Sure enough he found that the front crossmember was twisted – possibly as a result of the 1948 accident. He cut it out and re-welded it before sending the chassis off for blast cleaning – again – and refinishing.

Further months of chassis build-up followed to allow trial fitting of the body. Once Mick was happy with everything, he finished the shaping process with a high-build polyester primer, followed by several coats of epoxy primer.

‘We chose Old English White for the top coat but it looked too yellowy and creamy,’ says Mick. ‘So I tinted a base white and made up a custom colour that Patrick approved of.’ Seven coats later, the Allard was beginning to look like a car again.

For an apparently simple car, finishing it properly took a great deal of skill and resource. The grille, for instance, would originally have been handmade for this body.

HLP’s was missing, so Peter Baylis and fellow craftsman George Forbes made a new grille from pieces of flat brass bent on a plywood former. These were carefully joined with silver solder and finally chromed by Derby Plating. The correct headlamps, it turns out, are shared with a Routemaster RML bus.

Darrell Bryan did the retrim, working in close conjunction with Peter and Patrick. Patrick is tall and wouldn’t have been able to fit into the cockpit as it was when Imhof drove the car, so Peter created a floor with a drop to provide additional foot-room and lower the driver’s knees. Darrell then created the plywood seat frames, added foam and horse hair padding and finally trimmed them in leather, all to suit Patrick’s size and shape. Even the shape of the dashboard needed modification – moving one large dial to the centre created more vital room for the driver’s left knee.

Similar detail went into the mohair-trimmed hood. It’s based on an MGB frame, split and rebuilt high enough to clear the driver’s head and secured on doublelength studs that allow the tonneau to be fitted at the same time for additional warmth on solo journeys.

The finishing touch is the extraordinary trunk built by Clanfield’s Dave Mattingley.

Dave’s background in antique furniture helped him to come up with a modern solution to the twin problems of how to store the hood and where to stash luggage. Imhof had fitted a crude horizontal rack big enough for a couple of suitcases but the new creation is much more elegant. ‘I made a template of the end section based on the curve of the back seat on the body line,’ says Dave. ‘The hood frame needs to be stored when the hood is removed, so there’s a sliding box-drawer that locks with a hinge – this means it’s accessible without having to empty the trunk to get at it.’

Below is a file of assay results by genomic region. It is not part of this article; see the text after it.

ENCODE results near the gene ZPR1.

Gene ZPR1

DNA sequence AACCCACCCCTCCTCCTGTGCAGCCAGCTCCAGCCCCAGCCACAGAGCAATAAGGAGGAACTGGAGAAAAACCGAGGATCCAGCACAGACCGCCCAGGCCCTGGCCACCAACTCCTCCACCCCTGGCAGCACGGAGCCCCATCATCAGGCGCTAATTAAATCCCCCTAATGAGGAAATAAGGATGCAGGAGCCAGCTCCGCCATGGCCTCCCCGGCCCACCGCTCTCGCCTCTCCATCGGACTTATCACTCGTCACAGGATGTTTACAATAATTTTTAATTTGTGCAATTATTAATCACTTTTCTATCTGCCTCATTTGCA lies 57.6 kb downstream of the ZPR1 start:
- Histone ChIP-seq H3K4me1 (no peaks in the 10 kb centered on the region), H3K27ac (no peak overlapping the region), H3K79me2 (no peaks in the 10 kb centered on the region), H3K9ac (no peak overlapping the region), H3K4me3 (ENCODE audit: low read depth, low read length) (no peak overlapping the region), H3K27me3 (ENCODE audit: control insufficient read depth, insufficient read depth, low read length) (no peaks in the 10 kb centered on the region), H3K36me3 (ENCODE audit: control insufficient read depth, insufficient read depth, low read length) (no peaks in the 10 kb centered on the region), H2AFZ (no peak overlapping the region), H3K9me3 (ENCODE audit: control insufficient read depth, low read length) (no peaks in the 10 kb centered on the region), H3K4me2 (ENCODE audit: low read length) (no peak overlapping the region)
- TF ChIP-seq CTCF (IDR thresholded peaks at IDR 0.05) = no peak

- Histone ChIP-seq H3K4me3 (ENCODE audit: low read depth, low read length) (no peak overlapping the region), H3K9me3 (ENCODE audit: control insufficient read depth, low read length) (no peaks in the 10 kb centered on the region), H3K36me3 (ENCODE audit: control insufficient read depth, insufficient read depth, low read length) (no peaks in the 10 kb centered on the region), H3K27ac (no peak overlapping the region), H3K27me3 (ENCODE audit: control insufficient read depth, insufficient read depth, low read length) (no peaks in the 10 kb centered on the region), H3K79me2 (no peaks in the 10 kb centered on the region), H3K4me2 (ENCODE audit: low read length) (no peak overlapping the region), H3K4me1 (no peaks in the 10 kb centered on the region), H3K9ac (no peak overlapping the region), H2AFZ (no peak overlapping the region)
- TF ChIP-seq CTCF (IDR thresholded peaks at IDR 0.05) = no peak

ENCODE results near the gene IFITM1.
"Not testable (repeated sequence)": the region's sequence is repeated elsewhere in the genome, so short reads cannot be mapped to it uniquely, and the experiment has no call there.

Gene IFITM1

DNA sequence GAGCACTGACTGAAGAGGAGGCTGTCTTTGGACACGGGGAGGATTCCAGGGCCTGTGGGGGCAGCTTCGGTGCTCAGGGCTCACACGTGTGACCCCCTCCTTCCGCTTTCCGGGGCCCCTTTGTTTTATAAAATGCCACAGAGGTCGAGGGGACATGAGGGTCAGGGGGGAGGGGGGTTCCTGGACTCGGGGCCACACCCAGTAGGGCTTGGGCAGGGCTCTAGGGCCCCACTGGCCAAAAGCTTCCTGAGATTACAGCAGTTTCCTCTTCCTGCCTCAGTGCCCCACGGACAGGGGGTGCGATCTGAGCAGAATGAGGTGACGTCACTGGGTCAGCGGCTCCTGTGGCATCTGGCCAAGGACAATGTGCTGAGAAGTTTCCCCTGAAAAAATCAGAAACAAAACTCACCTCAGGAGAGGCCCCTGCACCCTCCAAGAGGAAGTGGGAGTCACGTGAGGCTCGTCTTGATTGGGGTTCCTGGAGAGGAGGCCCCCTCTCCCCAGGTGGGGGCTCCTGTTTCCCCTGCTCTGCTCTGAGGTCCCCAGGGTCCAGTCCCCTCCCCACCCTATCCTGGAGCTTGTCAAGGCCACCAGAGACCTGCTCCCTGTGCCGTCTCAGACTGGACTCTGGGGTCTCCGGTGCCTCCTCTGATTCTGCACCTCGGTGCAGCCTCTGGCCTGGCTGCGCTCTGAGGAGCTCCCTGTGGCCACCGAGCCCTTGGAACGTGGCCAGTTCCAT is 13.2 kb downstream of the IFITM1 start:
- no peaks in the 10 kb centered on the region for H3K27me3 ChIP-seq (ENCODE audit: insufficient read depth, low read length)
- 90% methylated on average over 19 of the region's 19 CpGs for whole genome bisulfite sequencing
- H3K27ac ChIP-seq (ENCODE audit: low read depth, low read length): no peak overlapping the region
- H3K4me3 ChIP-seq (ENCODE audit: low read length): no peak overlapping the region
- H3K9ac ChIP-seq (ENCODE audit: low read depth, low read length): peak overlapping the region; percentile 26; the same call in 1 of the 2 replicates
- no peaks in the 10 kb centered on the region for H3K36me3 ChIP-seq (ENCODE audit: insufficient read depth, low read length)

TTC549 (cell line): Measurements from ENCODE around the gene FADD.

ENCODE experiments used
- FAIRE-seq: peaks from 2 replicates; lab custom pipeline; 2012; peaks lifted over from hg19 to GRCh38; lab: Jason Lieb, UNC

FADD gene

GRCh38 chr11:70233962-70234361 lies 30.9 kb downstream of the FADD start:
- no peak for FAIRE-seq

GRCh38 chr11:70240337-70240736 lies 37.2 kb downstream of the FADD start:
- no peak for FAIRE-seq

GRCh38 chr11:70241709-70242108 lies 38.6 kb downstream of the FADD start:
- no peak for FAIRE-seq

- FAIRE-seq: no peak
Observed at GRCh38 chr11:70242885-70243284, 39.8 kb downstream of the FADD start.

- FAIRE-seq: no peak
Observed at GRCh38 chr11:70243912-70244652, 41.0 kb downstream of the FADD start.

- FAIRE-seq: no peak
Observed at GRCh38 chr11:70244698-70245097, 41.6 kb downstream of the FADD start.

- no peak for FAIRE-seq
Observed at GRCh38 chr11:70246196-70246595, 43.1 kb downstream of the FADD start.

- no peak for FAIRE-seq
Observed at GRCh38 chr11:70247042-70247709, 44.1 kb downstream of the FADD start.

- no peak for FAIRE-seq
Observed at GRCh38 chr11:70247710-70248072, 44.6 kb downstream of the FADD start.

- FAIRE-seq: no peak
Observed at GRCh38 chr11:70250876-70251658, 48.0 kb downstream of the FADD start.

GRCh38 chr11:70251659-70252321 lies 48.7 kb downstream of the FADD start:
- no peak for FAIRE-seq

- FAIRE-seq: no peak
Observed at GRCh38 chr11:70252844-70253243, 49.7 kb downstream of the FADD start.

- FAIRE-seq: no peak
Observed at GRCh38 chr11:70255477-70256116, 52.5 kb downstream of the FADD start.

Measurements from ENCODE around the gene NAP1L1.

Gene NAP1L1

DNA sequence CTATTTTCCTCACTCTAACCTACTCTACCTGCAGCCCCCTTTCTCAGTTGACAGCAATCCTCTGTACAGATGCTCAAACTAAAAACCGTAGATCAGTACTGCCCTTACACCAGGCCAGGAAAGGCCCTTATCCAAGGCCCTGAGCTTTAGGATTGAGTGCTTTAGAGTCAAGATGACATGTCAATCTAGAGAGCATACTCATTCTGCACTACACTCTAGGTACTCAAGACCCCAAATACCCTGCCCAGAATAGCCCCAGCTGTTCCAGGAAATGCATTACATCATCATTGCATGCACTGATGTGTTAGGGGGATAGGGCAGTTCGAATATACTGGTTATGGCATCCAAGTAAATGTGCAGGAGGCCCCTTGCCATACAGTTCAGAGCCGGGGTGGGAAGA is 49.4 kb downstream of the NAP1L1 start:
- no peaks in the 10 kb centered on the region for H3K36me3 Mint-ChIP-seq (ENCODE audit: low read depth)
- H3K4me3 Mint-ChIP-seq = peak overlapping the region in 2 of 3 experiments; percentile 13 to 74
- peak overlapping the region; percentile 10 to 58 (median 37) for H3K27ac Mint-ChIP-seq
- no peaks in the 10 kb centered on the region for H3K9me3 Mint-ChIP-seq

Then disaster struck. Just when the restoration appeared to be nearing its conclusion, the engine suddenly and inexplicably suffered a bout of low oil pressure and subsequently spun a big-end bearing. It went back into service fitted with a pair of 30 AAPI Solex carburettors, Offenhauser cylinder heads and an Iskenderian Junior high-lift camshaft following a second rebuild over Christmas 2015.

Patrick White met the clever new luggage box for the first time on the day of our photoshoot. Visibly chuffed, he said, ‘It’s taken a long time, but the car is great fun to own and ready to do some serious miles. I can’t wait.’

Above: paintwork was custom-mixed to Patrick’s taste Left: mohair hood on a modified MGB frame is fully removable.


MY FAVOURITE TOOL

‘This is my DIY, but highly effective, method of lifting the transverse leaf front spring to be able to fit the shackle plates,’ says Mike Knapman. ‘I think at the time the spring was rated to 1100lb. Peter reduced it by trial and error to around the 850lb level, which works fine.’

‘I like spokeshaves,’ says Peter. ‘I have a brass one made by Lie-Nielson. One of my wooden ones was made in the 1940s, and I have a tiny one made from fine boxwood.


High point

‘Being able to research and find appropriate items such as instruments, lights and so on to make the finished car as near to how it was when it came out of the factory’


Handwritten notes on the nose helped to get Allard just right.

Dashboard had to be adapted to fit the tall current owner.

‘We wanted to restore the car as close to its as-new specification from 1946 as we could’

As discovered, the pile of bits looked daunting.

Low point ‘Dropping the newly rebuilt engine off the floor crane, which in turn broke a water pump and distorted the sump. Then hearing the big end give way when we were driving it on the A303’

Wooden frame uses locally sourced ash.